Psalm 32 – Don’t Waste Away

Blessed is the one
    whose transgressions are forgiven,
    whose sins are covered.
Blessed is the one
    whose sin the Lord does not count against them
    and in whose spirit is no deceit.

When I kept silent,
    my bones wasted away
    through my groaning all day long.
For day and night
    your hand was heavy on me;
my strength was sapped
    as in the heat of summer.

Then I acknowledged my sin to you
    and did not cover up my iniquity.
I said, “I will confess
    my transgressions to the Lord.”
And you forgave
    the guilt of my sin.

Therefore, let all the faithful pray to you
    while you may be found;
surely the rising of the mighty waters
    will not reach them.
You are my hiding place;
    you will protect me from trouble
    and surround me with songs of deliverance.

I will instruct you and teach you in the way you should go;
    I will counsel you with my loving eye on you.
Do not be like the horse or the mule,
    which have no understanding
but must be controlled by bit and bridle
    or they will not come to you.
Many are the woes of the wicked,
    but the Lord’s unfailing love
    surrounds the one who trusts in him.

Rejoice in the Lord and be glad, you righteous;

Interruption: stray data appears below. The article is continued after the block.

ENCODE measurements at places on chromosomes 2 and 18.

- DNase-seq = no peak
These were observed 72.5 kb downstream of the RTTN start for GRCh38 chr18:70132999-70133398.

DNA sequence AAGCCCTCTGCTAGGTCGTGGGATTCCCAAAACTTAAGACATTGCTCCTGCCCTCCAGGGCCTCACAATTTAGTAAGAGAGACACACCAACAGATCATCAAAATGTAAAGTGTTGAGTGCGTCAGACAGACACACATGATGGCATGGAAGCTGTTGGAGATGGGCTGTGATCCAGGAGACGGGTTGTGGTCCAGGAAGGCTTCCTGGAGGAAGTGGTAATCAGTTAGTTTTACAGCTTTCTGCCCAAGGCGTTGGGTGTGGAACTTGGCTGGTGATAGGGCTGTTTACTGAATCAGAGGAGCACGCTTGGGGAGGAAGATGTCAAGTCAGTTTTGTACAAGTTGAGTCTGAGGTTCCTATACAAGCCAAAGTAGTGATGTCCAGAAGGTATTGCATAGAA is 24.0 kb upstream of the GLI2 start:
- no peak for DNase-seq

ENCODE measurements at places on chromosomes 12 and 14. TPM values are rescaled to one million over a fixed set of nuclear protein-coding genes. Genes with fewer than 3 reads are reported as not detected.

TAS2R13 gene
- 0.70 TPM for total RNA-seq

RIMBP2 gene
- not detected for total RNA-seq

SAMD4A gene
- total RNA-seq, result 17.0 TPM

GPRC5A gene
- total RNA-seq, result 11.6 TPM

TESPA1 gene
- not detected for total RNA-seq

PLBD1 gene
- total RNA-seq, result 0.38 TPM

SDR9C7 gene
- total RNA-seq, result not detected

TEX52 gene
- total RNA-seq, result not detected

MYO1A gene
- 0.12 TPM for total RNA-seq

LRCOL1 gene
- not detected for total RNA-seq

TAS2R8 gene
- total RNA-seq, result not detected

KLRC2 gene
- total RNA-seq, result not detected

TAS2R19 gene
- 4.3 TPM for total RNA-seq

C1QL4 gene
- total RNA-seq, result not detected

sing, all you who are upright in heart! (New International Version)

Depression is downright awful. It is the leading cause of disability in the Unites States among people ages 15-45. More sobering is the fact that two-thirds of all persons with depression have not yet sought help.

The psalmist was once one of those persons. When he kept silent, it was as if his bones went limp and wasted away inside him. The emotional pain of such an experience transcends our language.

David, the psalmist, had every reason to feel deeply about the circumstances of his life. He had been both the victim and even the perpetrator in all kinds of very troubling situations. Yet, as the king of Israel and Judah, he kept the stiff-upper-lip of stubbornly holding everything inside. 

The very word “depression” literally means to depress or stuff the emotions down inside and keep them tightly held within, not allowing them to see the light of day. Deep inside, those feelings don’t just go away. Instead, they sit, not going anywhere, and eventually rot the soul.

“It’s so difficult to describe depression to someone who’s never been there, because it’s not sadness. I know sadness. Sadness is to cry and to feel. But it’s that cold absence of feeling — that really hollowed-out feeling.”

J. K. Rowling

There was a time in my past in which I was so good at stuffing my feelings that one night when my neighbor had a blow-out of a party at two o’clock in the morning, I actually felt no anger. Just so you know: That’s not healthy. I had an anger problem. Not the kind where you explode, but just the opposite – the kind where you stuff every unwanted feeling in the book.